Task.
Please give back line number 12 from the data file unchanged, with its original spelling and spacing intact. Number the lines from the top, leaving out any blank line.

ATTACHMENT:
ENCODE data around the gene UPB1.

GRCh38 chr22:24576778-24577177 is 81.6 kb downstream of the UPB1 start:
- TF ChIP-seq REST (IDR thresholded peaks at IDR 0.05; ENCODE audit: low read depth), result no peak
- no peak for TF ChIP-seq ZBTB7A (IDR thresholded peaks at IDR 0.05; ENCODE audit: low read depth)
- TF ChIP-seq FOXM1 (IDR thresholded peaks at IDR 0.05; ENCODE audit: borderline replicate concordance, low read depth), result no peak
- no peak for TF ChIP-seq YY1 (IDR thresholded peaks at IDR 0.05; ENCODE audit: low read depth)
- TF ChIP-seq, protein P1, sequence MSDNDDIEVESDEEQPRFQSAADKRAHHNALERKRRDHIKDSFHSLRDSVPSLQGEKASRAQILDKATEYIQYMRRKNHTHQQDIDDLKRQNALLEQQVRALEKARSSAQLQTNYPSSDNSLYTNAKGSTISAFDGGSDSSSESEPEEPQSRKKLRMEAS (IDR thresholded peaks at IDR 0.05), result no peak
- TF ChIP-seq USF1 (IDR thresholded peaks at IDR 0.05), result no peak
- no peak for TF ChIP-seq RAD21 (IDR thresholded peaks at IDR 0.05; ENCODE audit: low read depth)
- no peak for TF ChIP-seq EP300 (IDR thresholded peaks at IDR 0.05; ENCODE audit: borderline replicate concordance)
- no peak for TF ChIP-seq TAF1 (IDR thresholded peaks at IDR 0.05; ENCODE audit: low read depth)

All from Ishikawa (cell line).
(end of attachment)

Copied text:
All from Ishikawa (cell line).